Disclaimers This is the compilation of tweetorial content from #JanuAIRWAY. Every effort has been made to ensure the content is factually correct and up to date. It is not intended to replace other existing educational materials. If you identify any errors please notify us at trainee@das.uk.com. This is intended to be a learning resource - it is not a guideline. For all DAS Guidelines please refer to the peer reviewed publications. Inclusion of content (equipment, techniques and scoring systems etc.) in #JanuAIRWAY does not constitute DAS endorsement. Some images have been reproduced in good faith, for educational purposes only. Where possible permissions have been sought. If any copyright holders have any issues please contact us at trainee@das.uk.com and the content will be withdrawn.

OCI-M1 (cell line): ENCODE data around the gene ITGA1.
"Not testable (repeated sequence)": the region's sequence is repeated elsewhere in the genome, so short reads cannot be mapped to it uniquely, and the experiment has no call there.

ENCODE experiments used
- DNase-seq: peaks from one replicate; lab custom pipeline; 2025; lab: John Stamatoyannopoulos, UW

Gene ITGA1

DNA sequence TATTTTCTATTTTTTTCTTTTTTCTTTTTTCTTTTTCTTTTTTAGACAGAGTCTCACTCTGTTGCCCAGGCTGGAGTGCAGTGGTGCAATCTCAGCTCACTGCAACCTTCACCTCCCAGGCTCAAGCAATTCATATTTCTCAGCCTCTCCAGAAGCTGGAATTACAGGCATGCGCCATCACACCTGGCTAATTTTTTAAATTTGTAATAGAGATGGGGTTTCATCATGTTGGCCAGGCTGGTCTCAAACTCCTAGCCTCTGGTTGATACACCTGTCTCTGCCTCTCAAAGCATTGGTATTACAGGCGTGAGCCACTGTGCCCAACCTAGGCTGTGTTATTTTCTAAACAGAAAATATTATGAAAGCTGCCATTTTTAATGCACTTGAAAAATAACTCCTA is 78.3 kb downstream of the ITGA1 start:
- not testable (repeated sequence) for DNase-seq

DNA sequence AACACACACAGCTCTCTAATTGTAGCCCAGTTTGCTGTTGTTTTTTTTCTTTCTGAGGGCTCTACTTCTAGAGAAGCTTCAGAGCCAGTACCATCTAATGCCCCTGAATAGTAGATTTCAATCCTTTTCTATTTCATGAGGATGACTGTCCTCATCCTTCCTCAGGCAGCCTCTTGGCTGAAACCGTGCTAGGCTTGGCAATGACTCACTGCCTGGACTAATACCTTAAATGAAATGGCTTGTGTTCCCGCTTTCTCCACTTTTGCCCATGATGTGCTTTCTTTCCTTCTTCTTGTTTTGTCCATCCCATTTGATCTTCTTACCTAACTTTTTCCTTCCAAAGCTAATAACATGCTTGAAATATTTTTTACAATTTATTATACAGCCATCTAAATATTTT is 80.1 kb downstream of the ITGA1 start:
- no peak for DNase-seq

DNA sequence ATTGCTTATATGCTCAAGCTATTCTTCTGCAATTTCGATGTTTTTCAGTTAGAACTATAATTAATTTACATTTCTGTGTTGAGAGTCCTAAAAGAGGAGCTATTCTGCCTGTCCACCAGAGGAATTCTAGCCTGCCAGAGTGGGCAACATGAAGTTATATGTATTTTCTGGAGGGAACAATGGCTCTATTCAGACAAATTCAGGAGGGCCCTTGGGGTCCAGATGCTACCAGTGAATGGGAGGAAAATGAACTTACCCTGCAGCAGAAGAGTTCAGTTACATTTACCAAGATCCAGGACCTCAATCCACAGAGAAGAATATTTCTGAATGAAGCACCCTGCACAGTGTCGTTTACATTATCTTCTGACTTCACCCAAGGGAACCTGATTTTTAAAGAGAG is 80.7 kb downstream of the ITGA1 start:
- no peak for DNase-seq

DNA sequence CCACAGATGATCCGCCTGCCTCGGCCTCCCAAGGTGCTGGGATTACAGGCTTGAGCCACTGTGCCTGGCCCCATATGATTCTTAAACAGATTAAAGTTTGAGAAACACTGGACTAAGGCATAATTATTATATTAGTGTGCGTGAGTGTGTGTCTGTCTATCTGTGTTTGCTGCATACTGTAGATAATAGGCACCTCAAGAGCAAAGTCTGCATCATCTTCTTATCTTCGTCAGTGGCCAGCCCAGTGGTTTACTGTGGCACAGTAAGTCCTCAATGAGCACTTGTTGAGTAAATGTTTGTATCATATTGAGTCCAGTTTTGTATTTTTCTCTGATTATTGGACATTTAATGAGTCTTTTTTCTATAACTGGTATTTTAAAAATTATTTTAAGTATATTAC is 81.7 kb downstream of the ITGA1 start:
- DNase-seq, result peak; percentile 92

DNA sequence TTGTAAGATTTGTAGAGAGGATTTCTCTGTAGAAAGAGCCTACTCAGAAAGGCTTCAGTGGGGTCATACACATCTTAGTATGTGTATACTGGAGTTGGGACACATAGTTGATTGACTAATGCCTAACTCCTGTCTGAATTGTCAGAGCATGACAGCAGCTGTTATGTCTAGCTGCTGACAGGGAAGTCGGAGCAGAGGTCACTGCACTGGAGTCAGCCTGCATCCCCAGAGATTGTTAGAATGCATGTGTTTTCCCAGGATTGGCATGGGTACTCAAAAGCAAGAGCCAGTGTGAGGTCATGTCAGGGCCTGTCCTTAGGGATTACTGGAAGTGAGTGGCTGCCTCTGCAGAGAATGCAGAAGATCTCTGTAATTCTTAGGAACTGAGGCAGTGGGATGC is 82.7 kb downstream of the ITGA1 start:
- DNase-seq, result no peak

DAS Education and Joining DAS The DAS Education team are passionate about delivering good quality learning resources. Our Educations Co-leads work closely with our Trainee Reps to put together material and events we hope our members will bene t from.

Details on how to become a DAS member are available here

fi

4


2022

FORWARD | on behalf of the Difficult Airway Society | DAS is mostly known for its airway management guidelines, Annual Scienti c Meetings and airway courses. However, this year we decided to try something new, something that is beyond the traditional scope of DAS. The brain child of one of our Education leads with help from the current DAS Trainees DAS took on #JanuAIRWAY - a month of daily educational tweets covering all matters airway! An immense amount of work has been involved in putting this educational material together and we feel it has been a huge success. Many congratulations to the team involved, in particular Tom Lawson and Helen Iliff, who have given a huge amount of time to the preparation and delivery of this project! The overwhelmingly positive response, excellent feedback and huge twitter engagement has encouraged us to put together this compilation. We hope you enjoy the content and will share this free and valuable educational resource. - Imran Ahmad, DAS President